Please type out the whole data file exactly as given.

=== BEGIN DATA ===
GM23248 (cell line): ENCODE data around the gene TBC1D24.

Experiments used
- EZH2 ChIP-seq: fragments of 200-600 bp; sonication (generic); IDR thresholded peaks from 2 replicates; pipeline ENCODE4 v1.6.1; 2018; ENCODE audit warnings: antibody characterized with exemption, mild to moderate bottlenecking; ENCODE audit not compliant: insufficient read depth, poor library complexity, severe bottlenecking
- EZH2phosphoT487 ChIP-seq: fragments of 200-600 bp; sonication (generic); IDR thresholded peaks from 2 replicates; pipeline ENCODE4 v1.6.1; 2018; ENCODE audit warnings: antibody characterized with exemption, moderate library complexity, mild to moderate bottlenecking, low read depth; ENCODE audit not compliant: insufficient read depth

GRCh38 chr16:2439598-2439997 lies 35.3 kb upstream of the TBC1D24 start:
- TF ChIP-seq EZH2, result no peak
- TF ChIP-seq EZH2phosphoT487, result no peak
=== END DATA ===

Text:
GM23248 (cell line): ENCODE data around the gene TBC1D24.

Experiments used
- EZH2 ChIP-seq: fragments of 200-600 bp; sonication (generic); IDR thresholded peaks from 2 replicates; pipeline ENCODE4 v1.6.1; 2018; ENCODE audit warnings: antibody characterized with exemption, mild to moderate bottlenecking; ENCODE audit not compliant: insufficient read depth, poor library complexity, severe bottlenecking
- EZH2phosphoT487 ChIP-seq: fragments of 200-600 bp; sonication (generic); IDR thresholded peaks from 2 replicates; pipeline ENCODE4 v1.6.1; 2018; ENCODE audit warnings: antibody characterized with exemption, moderate library complexity, mild to moderate bottlenecking, low read depth; ENCODE audit not compliant: insufficient read depth

GRCh38 chr16:2439598-2439997 lies 35.3 kb upstream of the TBC1D24 start:
- TF ChIP-seq EZH2, result no peak
- TF ChIP-seq EZH2phosphoT487, result no peak